BYOD stands for Bring Your Own Device. It’s an IT policy that allows employees to use their own personal devices such as smartphones, laptops, and tablets to access organization’s data.
Part of BYOD’s popularity comes from ‘Consumerization of IT’ which empowers workforces to use their personal devices at work. The main agenda of consumerization is to bring the same ease-of-use, flexibility, choice, and better user experiences for employees towards the application they use at work too.
Employers can implement a BYOD policy to incorporate a BYOD culture in their organization. It can be designed in such a way that the use of personal devices can be controlled to mitigate the risks associated with BYOD.
The following four basic access levels can be granted in BYOD:
- Unlimited access for personal devices
- No access for sensitive systems and data
- Access to all data, but with IT taking control over personal devices, apps, and stored data
- Access, but preventing the users to store local data on personal devices
People are familiar with their own devices, and they find them comfortable to use. This can increase productivity and boost employee morale, but because BYOD devices are not controlled by the organization, it may cause security issues and increase the risk of data breaches.
Every policy has its pros and cons associated with it; BYOD is no different. Let’s understand the good and bad of implementing a BYOD policy in your organization.
Pros of BYOD
Following are the benefits of using BYOD policy in your organization:
With the BYOD policy in place, organizations can save a large amount of money associated with hardware such as phones or laptops. It also reduces the upfront costs linked with monthly voice and data services fees. By implementing BYOD, organizations can cut the hardware cost from the IT budget and shift it to the individual user.
As employees are familiar with their own devices’ Operating Systems and functions, they have to spend less time in training on how to use the device. This saves the time and cost linked with the training.
Gives Employees More Choice
BYOD gives employees the flexibility and freedom to use their own devices. It gives employees control, independence, and ownership to work in the desired environment with the freedom of using their own devices for work. This makes them more productive and efficient, which ultimately results in greater job satisfaction
Speed and Power
People generally upgrade their laptops and phones more regularly as compared to business work. New features like 4G LTE, Siri, etc. are great for work-related tasks and they can increase the speed of work. Therefore, with BYOD in place, employees use newer and faster technology to get things done effectively.
Cons of BYOD
Following are the risks associated with BYOD policy:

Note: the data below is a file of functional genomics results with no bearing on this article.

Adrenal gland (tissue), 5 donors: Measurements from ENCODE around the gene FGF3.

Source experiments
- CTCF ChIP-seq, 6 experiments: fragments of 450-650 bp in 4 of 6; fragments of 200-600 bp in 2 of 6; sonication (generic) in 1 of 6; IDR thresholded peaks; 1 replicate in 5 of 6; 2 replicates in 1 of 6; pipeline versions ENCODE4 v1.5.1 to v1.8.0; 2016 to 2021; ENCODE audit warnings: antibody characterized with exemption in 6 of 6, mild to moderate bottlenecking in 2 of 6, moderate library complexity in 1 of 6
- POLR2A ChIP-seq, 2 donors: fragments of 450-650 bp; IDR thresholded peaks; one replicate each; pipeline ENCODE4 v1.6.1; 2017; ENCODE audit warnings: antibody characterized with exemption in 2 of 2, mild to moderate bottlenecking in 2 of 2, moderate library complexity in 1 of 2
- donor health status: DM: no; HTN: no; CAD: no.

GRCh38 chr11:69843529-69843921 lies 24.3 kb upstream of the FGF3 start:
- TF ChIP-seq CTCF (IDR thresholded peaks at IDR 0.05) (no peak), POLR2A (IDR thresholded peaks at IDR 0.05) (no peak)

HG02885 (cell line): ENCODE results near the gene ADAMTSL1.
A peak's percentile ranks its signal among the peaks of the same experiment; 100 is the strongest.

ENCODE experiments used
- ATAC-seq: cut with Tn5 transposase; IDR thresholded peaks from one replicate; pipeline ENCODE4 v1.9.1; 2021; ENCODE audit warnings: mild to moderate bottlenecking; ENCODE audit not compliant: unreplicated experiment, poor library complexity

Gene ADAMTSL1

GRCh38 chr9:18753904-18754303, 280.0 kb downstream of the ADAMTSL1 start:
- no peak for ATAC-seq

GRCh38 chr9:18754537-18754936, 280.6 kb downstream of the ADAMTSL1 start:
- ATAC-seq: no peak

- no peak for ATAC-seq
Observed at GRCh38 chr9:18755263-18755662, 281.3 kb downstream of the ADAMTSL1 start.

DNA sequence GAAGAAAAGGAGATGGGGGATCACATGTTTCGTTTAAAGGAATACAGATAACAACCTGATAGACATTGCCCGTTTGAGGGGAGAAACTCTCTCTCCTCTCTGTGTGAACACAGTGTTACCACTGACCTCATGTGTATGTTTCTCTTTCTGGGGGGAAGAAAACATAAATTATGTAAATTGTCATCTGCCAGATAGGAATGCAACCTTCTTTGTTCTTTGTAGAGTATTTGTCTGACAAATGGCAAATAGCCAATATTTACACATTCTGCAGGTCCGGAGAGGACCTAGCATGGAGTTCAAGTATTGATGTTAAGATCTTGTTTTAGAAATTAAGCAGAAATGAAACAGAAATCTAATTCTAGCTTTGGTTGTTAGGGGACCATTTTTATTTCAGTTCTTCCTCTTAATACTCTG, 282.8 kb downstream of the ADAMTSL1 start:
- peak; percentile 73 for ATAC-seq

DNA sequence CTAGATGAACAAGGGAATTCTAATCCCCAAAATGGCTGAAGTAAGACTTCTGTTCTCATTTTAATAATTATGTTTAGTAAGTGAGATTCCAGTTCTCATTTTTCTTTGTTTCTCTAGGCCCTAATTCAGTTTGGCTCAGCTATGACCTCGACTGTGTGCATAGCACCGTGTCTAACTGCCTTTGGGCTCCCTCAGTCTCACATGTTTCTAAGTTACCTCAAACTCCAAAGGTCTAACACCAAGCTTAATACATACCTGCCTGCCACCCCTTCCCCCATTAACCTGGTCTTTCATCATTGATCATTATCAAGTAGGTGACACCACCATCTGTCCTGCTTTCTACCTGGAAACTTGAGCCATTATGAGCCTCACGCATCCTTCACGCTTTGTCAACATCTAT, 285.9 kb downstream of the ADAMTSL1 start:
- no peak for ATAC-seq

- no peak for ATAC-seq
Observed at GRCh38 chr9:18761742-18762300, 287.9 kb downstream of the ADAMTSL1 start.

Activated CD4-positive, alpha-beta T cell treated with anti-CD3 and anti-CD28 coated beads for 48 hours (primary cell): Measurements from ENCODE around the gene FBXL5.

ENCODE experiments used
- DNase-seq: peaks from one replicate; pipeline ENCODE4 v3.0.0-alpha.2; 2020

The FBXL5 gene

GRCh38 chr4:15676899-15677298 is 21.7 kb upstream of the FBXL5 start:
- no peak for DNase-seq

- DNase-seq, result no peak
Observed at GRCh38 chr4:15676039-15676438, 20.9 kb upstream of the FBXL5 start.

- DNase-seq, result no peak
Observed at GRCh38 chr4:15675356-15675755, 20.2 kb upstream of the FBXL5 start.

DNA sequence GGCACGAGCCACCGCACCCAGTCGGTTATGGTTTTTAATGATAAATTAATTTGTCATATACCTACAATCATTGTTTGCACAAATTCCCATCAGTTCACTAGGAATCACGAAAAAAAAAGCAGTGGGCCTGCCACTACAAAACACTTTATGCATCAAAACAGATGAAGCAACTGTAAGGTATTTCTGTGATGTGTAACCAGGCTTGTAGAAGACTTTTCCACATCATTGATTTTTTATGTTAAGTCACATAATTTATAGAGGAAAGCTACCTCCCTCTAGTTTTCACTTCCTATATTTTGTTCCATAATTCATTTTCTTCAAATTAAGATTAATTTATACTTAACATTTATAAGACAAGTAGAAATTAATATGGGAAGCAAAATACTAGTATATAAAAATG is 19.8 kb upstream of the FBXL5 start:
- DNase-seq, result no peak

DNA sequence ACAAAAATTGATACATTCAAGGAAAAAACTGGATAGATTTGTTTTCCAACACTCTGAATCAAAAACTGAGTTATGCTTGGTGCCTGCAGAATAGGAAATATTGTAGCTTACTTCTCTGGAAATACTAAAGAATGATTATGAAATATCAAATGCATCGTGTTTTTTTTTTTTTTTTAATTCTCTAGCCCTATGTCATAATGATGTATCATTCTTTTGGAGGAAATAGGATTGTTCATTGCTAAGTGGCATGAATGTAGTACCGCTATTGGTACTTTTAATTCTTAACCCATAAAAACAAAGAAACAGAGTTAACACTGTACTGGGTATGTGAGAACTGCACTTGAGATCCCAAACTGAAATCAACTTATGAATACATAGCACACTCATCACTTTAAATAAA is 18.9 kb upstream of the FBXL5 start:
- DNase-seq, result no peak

One of the main concerns with BYOD is security. To allow BYOD, employers have to trust the cybersecurity understanding of employees. Allowing dozens to hundreds to thousands of different types of devices into your organization, without much security information can lead to a data breach.
The more the number of personal devices, the more the risk of a potential leak. By providing dedicated office devices to employees, organizations have greater control over the information accessed by the employees, that isn’t available with BYOD.
Certain industries have very strict laws on how information is accessed and used and putting your organization’s compliance responsibilities to employees’ personal devices used for work is not a great idea. The fundamental security issues with BYOD and the chances that employees might share some confidential data with the outer world makes it difficult to enforce compliance.
With BYOD, data silos can become a big issue. Mobile users use different types of consumer file-sharing tools which are not very secure, and they may create several copies of a single file. When it comes to reducing data silos issues, BYOD is not an ideal choice, and it may lead to revenue loss.
BYOD policy becomes questionable when devices used by employees are lost or stolen. If a lost device is found by the wrong person, it can easily be intruded on and changed for personally identifiable information.
Mobile devices are recognized as an emerging vector for cyberattacks. Allowing your employees to use their own devices unchecked, could end up exposing corporate data and sensitive information.
To make BYOD work, organizations have to find a way to enhance BYOD security. Organizations can use BYOD management solutions to define the mobile device security policies and protocols to leverage the benefits of BYOD.
With BYOD, organizations must understand that instead of allowing their employees to store company files on their personal devices, they can incorporate some centralized solutions like SaaS, VDI/DaaS, and RDS Servers in their IT infrastructure. This will help organizations in eliminating the potential risks associated with BYOD.